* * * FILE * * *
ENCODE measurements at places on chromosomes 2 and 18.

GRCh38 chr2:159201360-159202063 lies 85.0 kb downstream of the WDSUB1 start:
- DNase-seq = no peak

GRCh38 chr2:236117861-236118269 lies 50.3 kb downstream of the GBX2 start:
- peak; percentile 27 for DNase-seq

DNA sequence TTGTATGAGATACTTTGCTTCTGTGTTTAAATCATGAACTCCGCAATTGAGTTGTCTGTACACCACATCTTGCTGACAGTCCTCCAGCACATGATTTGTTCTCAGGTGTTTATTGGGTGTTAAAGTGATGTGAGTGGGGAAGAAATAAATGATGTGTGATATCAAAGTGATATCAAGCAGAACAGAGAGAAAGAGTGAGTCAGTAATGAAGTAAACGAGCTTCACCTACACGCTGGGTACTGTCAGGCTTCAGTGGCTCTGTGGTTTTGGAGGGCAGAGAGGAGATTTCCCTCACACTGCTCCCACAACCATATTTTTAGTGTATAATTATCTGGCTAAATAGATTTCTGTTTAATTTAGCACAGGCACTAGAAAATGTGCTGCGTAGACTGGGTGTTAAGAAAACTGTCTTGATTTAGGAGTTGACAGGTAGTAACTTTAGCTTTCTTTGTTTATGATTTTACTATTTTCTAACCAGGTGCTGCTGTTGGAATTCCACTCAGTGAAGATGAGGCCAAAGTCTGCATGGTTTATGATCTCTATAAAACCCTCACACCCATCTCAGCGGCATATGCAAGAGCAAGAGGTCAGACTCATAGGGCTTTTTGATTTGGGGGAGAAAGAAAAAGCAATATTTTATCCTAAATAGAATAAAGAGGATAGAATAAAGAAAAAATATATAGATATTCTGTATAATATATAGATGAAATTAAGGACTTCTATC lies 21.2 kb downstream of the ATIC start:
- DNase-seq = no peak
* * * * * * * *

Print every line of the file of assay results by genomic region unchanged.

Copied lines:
ENCODE measurements at places on chromosomes 2 and 18.

GRCh38 chr2:159201360-159202063 lies 85.0 kb downstream of the WDSUB1 start:
- DNase-seq = no peak

GRCh38 chr2:236117861-236118269 lies 50.3 kb downstream of the GBX2 start:
- peak; percentile 27 for DNase-seq

DNA sequence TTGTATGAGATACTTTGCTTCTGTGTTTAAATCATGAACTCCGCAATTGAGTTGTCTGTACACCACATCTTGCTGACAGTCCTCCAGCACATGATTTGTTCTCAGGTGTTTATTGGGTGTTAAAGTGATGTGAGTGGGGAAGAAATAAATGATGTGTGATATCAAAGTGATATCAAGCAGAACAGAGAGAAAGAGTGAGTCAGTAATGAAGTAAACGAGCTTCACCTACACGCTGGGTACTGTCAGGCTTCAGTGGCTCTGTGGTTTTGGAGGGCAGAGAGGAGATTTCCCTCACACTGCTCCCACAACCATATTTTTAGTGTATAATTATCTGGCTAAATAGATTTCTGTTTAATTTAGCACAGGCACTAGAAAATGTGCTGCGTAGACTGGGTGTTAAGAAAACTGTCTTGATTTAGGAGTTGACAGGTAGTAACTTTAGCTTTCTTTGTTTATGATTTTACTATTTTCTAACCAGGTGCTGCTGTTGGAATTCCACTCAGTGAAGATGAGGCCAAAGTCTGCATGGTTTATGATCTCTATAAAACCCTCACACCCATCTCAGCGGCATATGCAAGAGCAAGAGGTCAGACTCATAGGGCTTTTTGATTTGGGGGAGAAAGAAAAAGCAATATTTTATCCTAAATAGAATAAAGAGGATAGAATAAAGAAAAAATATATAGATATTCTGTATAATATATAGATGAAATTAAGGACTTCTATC lies 21.2 kb downstream of the ATIC start:
- DNase-seq = no peak